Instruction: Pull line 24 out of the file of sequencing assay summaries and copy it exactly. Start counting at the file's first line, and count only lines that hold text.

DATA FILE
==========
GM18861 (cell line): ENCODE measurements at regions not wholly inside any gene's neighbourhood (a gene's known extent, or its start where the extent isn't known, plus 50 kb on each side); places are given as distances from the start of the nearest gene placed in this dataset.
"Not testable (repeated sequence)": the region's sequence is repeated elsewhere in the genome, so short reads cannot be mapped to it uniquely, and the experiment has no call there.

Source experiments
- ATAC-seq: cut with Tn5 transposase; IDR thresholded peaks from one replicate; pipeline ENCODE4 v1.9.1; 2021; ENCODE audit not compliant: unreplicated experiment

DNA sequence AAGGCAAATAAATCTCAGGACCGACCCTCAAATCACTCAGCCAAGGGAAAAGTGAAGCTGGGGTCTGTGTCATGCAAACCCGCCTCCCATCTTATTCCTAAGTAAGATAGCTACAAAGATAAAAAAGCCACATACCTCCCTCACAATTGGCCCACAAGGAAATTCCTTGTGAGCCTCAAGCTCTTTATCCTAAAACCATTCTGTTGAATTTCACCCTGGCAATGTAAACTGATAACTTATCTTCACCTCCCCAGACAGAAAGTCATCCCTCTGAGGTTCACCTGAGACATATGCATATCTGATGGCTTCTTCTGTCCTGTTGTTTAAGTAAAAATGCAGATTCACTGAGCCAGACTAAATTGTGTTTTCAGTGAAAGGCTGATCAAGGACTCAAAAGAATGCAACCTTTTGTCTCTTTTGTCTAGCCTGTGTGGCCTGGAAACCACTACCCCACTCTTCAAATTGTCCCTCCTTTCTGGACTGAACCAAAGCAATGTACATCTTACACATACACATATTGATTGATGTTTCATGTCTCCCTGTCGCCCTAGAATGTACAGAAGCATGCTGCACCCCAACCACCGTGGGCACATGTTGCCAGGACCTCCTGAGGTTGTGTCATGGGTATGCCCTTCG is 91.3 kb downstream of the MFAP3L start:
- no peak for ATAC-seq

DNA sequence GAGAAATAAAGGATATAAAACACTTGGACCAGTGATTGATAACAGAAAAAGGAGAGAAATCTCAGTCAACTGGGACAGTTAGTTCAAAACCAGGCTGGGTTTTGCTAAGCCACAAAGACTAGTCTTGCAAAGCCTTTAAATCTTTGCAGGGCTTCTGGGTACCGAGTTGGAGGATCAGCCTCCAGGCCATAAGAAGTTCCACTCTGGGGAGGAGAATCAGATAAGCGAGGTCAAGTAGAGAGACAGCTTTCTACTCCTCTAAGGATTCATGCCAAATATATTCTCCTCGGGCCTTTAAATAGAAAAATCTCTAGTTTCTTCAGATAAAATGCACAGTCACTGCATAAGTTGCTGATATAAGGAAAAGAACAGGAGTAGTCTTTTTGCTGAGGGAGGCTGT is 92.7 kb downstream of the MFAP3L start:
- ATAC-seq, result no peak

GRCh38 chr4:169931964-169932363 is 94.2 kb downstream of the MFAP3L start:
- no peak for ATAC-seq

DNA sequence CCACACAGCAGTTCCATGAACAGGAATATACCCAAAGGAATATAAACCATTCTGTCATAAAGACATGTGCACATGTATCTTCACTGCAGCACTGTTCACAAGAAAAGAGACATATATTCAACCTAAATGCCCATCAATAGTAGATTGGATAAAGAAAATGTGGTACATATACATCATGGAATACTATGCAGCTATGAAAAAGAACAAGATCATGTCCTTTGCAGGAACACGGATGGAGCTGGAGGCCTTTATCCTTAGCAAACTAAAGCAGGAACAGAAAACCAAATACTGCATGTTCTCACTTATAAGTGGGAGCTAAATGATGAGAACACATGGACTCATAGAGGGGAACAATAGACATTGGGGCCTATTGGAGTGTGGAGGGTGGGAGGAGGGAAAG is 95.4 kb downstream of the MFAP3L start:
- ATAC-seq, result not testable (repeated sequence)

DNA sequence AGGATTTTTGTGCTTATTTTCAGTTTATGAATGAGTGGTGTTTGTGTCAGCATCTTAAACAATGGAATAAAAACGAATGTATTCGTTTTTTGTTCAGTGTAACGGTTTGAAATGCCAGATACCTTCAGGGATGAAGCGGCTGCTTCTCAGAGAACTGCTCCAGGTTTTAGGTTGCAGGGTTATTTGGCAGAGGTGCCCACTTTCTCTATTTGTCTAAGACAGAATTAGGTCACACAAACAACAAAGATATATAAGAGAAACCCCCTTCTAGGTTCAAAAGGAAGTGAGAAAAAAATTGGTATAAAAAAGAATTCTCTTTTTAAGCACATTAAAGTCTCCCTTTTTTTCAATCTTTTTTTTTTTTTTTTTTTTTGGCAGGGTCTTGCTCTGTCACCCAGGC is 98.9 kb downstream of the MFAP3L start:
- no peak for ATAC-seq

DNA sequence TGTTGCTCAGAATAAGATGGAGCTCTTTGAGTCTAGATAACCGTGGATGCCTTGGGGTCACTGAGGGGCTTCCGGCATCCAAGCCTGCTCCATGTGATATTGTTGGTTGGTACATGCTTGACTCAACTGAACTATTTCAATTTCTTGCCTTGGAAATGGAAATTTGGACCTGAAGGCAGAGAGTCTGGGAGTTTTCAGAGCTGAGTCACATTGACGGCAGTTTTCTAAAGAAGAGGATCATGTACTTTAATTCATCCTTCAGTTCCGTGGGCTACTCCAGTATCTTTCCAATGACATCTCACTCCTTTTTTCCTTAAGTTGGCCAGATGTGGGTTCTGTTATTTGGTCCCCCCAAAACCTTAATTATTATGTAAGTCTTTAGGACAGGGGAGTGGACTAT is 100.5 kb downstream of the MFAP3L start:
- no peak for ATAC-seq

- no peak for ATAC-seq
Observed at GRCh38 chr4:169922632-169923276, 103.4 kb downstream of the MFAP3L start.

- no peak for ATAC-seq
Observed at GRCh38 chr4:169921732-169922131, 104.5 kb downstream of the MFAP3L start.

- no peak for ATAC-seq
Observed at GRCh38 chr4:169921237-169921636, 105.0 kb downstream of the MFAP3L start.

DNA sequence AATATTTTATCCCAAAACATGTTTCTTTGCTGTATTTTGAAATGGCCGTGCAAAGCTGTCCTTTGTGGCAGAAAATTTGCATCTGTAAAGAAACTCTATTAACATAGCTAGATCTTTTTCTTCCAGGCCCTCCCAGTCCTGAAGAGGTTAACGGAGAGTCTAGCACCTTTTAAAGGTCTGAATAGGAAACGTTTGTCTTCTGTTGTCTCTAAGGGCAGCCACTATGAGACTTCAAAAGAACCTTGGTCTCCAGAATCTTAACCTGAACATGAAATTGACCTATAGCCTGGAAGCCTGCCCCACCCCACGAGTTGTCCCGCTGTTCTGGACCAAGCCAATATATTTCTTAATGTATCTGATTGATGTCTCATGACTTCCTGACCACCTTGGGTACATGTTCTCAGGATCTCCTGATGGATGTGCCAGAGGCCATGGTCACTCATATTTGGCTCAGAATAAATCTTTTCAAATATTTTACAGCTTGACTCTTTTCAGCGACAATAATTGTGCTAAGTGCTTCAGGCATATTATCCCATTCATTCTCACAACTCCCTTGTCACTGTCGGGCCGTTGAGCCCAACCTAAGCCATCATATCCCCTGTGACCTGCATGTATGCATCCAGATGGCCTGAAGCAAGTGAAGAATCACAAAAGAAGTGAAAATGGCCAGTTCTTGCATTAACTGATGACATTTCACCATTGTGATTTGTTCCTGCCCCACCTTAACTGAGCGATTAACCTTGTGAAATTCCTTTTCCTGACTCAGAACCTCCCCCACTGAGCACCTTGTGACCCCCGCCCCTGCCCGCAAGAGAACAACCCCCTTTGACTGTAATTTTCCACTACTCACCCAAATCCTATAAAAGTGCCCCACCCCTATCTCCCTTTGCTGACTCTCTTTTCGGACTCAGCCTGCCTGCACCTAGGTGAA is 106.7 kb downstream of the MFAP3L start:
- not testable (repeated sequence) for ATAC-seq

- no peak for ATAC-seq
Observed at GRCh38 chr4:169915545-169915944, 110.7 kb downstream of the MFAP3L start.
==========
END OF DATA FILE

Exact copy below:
- not testable (repeated sequence) for ATAC-seq